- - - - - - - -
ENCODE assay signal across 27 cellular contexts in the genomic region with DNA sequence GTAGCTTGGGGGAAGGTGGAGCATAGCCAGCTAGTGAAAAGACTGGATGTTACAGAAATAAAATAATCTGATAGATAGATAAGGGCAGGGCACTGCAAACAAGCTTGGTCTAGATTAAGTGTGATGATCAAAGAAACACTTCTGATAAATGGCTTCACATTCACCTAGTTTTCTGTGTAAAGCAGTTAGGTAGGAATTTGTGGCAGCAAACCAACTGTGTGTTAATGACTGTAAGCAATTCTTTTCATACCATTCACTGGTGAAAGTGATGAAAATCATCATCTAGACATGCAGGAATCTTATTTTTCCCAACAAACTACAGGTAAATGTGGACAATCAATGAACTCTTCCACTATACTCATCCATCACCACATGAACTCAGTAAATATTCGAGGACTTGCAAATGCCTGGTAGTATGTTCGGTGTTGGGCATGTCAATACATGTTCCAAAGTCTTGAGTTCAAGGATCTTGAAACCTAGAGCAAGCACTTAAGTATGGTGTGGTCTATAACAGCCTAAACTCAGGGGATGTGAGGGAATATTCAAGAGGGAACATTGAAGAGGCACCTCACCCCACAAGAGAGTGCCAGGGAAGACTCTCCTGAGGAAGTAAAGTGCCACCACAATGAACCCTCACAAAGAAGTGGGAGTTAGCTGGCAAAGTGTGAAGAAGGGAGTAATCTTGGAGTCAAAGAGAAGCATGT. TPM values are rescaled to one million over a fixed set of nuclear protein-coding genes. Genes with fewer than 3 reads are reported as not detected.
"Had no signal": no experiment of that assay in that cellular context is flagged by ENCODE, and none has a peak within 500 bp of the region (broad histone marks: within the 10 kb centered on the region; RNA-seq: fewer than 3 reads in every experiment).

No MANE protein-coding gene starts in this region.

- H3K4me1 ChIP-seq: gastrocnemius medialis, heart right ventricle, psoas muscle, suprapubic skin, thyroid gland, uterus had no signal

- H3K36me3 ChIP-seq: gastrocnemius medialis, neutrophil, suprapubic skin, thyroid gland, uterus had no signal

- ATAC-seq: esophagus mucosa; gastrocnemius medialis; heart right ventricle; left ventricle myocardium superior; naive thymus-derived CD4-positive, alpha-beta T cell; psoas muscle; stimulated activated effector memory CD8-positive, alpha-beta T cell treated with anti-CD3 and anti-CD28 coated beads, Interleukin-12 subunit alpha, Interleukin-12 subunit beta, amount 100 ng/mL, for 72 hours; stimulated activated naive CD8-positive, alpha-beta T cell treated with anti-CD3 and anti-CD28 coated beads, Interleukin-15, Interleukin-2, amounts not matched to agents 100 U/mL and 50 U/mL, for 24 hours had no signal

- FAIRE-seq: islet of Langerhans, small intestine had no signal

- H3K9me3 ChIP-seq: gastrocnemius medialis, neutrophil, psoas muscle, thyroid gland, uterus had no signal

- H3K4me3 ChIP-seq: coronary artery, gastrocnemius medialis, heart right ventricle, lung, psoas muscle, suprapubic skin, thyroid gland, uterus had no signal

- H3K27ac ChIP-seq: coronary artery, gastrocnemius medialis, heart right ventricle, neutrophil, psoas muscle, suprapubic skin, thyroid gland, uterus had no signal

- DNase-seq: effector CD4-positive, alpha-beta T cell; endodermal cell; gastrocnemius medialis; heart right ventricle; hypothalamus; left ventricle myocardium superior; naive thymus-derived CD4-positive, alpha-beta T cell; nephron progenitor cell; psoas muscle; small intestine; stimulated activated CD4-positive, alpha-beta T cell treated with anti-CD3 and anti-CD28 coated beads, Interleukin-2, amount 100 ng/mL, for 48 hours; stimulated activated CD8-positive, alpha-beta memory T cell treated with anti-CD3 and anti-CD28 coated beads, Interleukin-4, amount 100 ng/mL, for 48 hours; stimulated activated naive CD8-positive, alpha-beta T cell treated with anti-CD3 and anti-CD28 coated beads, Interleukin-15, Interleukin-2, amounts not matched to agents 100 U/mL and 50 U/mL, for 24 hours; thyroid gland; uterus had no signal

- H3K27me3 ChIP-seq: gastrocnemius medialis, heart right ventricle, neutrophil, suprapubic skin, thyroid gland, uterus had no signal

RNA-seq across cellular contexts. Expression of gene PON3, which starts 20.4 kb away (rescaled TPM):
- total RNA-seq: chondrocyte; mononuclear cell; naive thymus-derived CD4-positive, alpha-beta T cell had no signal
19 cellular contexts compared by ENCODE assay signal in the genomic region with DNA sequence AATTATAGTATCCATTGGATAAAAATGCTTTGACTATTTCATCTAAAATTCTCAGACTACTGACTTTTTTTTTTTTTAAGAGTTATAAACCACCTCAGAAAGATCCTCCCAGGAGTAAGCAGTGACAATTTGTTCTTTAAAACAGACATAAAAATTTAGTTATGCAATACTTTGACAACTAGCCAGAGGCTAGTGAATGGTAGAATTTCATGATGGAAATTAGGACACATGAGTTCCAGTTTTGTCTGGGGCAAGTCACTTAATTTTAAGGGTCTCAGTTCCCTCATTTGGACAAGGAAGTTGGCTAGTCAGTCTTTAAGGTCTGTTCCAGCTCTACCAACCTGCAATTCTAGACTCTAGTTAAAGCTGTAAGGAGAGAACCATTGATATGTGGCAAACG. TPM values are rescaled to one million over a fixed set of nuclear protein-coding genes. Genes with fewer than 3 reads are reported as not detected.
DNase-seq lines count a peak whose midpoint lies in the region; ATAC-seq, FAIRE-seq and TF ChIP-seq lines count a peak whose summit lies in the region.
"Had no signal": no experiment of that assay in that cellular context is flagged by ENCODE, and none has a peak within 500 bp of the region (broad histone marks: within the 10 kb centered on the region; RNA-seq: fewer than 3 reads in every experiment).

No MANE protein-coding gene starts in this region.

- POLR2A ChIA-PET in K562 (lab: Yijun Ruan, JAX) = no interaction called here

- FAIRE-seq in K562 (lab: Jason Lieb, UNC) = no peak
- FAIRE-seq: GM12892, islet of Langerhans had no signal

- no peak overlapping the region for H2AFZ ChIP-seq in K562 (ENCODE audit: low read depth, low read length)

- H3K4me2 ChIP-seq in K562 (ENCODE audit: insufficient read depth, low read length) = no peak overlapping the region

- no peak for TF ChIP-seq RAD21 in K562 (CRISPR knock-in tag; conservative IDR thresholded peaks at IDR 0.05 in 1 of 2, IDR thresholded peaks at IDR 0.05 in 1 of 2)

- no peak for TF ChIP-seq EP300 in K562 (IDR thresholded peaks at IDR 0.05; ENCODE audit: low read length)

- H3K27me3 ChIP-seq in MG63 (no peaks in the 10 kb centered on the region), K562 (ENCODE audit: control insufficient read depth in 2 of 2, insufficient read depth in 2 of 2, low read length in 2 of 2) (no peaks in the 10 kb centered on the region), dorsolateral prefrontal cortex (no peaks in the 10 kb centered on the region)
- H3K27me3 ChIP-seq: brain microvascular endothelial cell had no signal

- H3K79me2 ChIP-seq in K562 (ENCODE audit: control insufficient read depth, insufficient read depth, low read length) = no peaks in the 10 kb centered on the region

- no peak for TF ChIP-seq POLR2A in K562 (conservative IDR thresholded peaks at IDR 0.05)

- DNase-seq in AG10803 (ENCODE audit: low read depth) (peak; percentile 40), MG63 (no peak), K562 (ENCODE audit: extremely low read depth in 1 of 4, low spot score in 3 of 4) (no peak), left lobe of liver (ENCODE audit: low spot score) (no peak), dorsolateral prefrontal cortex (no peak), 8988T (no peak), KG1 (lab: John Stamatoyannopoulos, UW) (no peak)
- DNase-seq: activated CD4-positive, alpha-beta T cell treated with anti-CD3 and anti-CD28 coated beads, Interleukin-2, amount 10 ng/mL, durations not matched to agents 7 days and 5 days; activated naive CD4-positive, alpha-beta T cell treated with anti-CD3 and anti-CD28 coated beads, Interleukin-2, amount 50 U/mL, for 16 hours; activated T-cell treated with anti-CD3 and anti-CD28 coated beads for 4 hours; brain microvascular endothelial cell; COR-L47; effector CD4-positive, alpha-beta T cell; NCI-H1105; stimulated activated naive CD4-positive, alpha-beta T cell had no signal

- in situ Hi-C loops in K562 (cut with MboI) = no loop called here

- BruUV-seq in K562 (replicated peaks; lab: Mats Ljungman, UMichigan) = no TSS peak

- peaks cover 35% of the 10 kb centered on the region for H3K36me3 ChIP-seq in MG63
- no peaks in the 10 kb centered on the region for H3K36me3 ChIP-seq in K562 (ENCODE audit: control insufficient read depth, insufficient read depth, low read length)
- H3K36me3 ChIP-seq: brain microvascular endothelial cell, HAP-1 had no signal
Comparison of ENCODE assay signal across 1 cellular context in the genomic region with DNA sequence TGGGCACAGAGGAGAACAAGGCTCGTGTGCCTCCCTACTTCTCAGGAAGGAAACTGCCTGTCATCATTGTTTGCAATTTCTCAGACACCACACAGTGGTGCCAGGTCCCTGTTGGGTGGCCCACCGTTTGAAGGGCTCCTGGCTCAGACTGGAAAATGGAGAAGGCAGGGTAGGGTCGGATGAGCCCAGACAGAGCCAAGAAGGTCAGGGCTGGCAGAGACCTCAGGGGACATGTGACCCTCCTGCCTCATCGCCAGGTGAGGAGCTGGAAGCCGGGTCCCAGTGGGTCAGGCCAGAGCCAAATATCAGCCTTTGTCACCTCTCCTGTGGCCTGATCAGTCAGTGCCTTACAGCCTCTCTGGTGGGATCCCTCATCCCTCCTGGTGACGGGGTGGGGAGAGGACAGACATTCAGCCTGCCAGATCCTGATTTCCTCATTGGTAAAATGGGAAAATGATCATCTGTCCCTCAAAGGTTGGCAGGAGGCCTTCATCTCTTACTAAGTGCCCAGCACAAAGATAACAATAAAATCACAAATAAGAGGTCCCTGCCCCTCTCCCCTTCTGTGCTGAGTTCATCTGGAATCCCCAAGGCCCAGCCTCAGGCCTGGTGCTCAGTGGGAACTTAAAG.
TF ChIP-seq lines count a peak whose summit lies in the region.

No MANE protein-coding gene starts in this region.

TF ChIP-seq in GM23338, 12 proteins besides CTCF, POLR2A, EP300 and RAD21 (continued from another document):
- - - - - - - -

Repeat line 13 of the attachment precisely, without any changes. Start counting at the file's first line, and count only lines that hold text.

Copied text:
RNA-seq across cellular contexts. Expression of gene PON3, which starts 20.4 kb away (rescaled TPM):